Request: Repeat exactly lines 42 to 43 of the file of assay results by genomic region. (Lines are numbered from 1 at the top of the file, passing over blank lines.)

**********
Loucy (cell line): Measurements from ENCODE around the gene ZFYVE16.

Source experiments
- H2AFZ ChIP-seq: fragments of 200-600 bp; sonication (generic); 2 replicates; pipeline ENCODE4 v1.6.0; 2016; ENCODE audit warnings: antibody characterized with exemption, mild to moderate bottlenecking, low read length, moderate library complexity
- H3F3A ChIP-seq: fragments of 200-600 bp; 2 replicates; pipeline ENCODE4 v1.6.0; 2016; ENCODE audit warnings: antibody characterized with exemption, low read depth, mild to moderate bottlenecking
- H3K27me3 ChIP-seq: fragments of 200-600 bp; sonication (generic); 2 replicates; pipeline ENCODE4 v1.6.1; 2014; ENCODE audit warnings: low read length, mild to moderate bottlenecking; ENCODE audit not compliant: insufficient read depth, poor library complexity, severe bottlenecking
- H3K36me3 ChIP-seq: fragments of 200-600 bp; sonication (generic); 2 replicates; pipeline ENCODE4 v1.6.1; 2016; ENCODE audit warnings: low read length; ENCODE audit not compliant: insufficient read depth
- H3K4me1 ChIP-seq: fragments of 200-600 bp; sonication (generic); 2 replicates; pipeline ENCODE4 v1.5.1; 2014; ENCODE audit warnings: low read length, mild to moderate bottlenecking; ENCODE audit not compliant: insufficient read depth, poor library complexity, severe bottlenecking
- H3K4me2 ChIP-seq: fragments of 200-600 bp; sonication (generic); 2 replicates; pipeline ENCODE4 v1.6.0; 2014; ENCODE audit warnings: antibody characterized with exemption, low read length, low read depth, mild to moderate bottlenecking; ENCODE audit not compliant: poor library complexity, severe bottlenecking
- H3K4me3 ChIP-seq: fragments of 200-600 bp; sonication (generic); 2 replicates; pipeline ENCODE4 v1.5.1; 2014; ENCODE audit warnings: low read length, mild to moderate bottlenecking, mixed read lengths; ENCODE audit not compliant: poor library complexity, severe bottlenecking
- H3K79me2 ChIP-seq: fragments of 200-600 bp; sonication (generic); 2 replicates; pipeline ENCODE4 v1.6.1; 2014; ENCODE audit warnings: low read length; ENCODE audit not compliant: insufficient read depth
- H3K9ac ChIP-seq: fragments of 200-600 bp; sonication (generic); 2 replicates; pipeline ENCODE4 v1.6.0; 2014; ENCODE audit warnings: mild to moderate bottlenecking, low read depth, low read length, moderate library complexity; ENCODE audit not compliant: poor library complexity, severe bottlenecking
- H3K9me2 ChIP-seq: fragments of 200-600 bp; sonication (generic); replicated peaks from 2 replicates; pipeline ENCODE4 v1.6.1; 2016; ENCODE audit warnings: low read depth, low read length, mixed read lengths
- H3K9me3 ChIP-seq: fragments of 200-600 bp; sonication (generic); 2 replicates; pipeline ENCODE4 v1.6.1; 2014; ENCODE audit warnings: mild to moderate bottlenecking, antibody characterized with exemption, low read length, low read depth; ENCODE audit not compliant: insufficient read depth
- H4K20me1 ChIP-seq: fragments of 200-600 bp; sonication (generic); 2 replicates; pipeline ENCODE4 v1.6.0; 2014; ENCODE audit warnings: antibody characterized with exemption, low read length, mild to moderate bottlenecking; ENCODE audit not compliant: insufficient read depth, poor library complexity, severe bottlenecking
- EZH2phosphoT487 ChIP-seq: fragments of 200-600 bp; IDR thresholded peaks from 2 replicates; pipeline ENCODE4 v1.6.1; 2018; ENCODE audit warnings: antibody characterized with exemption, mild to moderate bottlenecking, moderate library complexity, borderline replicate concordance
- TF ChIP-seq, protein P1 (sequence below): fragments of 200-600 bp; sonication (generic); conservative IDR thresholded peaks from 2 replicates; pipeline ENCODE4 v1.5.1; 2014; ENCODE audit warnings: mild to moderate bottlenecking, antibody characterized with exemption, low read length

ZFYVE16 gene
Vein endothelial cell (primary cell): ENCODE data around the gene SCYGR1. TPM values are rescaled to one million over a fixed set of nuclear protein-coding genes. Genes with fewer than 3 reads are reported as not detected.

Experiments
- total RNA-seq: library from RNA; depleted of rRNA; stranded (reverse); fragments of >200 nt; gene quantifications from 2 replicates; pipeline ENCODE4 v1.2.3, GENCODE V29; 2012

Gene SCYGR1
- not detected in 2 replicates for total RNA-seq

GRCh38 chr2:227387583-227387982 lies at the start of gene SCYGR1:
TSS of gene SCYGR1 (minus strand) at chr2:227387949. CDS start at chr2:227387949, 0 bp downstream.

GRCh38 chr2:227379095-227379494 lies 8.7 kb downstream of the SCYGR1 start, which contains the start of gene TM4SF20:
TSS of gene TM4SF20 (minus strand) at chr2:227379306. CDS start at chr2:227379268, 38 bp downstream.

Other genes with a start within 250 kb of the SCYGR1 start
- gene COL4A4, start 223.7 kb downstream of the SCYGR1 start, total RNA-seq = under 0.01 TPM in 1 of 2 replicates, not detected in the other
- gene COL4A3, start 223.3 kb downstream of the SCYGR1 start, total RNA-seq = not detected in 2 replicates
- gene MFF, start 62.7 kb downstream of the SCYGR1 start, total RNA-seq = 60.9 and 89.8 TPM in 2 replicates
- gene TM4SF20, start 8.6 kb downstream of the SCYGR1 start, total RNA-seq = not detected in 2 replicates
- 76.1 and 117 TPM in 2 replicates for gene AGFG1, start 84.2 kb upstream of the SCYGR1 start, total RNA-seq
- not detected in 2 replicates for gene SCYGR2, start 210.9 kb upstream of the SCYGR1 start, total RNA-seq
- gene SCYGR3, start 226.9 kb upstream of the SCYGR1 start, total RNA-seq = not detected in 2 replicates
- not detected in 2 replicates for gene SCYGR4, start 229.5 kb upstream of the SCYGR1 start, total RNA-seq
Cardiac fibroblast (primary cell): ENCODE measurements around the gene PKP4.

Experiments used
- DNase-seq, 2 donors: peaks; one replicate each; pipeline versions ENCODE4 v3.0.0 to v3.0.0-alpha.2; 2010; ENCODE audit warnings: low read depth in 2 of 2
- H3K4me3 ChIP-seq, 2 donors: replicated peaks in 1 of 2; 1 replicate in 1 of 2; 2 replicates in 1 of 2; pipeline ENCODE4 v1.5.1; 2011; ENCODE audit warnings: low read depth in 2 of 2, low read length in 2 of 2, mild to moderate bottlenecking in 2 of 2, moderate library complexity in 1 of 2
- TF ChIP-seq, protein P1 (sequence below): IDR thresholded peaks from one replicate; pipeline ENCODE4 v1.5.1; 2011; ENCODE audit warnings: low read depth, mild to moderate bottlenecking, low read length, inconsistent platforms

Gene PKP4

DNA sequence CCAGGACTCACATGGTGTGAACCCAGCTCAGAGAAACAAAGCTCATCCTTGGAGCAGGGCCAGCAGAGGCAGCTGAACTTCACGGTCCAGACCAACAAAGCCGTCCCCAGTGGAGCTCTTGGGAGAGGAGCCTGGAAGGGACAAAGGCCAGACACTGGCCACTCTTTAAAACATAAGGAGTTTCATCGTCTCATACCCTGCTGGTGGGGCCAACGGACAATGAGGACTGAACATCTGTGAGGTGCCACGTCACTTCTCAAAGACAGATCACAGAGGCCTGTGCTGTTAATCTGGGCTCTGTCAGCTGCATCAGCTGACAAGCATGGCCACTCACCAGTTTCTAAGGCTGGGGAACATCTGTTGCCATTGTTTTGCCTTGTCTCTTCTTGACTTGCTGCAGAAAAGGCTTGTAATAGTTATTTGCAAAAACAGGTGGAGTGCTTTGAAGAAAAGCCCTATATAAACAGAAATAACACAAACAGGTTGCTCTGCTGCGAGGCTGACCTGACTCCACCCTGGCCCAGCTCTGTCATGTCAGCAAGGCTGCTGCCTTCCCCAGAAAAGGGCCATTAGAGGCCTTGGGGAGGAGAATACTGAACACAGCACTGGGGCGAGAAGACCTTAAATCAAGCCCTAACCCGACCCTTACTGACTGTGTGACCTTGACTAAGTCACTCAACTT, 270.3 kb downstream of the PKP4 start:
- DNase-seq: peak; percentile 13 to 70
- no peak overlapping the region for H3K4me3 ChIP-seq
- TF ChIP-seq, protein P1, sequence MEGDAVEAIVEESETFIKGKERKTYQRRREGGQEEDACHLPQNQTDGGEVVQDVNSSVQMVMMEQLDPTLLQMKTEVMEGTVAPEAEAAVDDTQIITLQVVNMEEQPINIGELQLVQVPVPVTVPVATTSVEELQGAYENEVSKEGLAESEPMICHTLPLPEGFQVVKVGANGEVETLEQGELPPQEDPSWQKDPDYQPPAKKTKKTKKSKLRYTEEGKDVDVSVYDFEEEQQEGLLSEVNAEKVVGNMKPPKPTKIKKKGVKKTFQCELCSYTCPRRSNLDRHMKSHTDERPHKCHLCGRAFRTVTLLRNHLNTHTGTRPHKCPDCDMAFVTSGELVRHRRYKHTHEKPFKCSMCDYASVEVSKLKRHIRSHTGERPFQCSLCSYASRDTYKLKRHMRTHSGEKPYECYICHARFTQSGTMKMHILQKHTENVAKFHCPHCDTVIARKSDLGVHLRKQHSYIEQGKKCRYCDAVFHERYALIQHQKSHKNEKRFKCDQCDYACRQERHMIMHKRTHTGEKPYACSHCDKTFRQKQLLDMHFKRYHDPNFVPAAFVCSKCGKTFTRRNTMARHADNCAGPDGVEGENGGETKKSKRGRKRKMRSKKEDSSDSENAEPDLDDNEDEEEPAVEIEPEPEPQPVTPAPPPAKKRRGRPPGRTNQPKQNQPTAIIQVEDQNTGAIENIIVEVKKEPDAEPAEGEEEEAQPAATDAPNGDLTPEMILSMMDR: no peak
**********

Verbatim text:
DNA sequence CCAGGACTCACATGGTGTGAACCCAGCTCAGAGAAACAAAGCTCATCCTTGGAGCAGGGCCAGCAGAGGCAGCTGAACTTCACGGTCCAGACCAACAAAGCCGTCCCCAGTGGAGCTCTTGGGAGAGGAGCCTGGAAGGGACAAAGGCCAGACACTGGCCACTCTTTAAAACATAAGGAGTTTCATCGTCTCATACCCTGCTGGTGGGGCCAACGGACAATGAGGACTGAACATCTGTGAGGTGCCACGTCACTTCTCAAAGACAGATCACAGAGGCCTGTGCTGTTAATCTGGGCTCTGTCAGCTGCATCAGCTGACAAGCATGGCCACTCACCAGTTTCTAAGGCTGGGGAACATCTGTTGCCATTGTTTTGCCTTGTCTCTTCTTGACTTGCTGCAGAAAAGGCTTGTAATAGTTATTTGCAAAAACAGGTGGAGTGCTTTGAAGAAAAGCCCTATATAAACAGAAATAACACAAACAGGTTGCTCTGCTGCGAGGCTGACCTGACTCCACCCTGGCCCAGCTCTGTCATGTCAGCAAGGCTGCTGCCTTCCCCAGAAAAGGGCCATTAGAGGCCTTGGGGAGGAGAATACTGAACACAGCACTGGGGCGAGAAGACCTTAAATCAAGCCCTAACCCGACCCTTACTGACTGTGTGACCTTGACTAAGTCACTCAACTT, 270.3 kb downstream of the PKP4 start:
- DNase-seq: peak; percentile 13 to 70